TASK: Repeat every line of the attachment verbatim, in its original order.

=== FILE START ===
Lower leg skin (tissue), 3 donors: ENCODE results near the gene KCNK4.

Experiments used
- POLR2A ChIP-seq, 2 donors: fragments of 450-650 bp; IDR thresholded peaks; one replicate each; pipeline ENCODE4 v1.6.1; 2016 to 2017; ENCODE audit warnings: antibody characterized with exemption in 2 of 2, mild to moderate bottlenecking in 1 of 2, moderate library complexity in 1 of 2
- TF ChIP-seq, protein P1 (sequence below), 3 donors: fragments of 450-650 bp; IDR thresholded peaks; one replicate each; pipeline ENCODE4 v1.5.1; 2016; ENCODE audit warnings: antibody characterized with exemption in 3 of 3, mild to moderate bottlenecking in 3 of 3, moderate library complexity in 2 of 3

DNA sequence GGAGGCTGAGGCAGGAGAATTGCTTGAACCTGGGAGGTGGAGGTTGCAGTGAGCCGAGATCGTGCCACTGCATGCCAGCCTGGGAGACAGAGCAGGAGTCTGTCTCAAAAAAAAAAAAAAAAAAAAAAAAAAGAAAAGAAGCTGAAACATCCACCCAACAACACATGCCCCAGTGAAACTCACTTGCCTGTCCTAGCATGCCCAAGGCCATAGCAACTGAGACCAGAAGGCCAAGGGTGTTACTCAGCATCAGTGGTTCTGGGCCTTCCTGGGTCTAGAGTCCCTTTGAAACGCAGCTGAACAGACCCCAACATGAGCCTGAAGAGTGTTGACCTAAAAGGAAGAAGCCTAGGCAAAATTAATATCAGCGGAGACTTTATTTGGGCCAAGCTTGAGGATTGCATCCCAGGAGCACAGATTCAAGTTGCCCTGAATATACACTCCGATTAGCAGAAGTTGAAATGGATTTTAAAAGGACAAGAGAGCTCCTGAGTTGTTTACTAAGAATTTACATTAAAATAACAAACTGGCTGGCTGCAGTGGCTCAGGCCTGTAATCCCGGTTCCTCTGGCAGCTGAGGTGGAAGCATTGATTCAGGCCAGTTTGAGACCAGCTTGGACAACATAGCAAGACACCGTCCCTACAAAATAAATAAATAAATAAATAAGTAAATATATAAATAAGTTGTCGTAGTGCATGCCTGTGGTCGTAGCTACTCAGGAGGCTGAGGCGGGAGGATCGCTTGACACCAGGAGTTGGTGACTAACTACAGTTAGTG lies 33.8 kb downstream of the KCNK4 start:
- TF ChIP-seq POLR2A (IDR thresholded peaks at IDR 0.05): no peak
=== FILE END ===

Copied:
Lower leg skin (tissue), 3 donors: ENCODE results near the gene KCNK4.

Experiments used
- POLR2A ChIP-seq, 2 donors: fragments of 450-650 bp; IDR thresholded peaks; one replicate each; pipeline ENCODE4 v1.6.1; 2016 to 2017; ENCODE audit warnings: antibody characterized with exemption in 2 of 2, mild to moderate bottlenecking in 1 of 2, moderate library complexity in 1 of 2
- TF ChIP-seq, protein P1 (sequence below), 3 donors: fragments of 450-650 bp; IDR thresholded peaks; one replicate each; pipeline ENCODE4 v1.5.1; 2016; ENCODE audit warnings: antibody characterized with exemption in 3 of 3, mild to moderate bottlenecking in 3 of 3, moderate library complexity in 2 of 3

DNA sequence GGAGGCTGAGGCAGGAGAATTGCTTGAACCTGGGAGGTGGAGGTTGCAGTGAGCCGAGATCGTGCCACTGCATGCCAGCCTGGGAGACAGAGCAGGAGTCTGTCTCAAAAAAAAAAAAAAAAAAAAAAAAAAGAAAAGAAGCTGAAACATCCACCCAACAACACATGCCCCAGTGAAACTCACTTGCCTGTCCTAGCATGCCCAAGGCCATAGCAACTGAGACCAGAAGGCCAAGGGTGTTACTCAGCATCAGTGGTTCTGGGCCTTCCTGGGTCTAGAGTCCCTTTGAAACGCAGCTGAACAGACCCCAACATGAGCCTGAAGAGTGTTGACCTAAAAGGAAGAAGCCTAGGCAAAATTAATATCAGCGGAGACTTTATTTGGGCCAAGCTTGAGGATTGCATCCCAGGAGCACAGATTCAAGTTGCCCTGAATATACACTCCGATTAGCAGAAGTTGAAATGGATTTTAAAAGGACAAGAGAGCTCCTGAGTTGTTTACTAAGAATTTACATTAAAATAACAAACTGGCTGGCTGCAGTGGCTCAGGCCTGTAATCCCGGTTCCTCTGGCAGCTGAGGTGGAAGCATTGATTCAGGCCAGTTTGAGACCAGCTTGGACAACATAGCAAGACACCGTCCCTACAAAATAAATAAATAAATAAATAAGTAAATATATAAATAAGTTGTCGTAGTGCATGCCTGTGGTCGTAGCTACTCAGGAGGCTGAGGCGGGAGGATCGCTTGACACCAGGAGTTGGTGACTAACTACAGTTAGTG lies 33.8 kb downstream of the KCNK4 start:
- TF ChIP-seq POLR2A (IDR thresholded peaks at IDR 0.05): no peak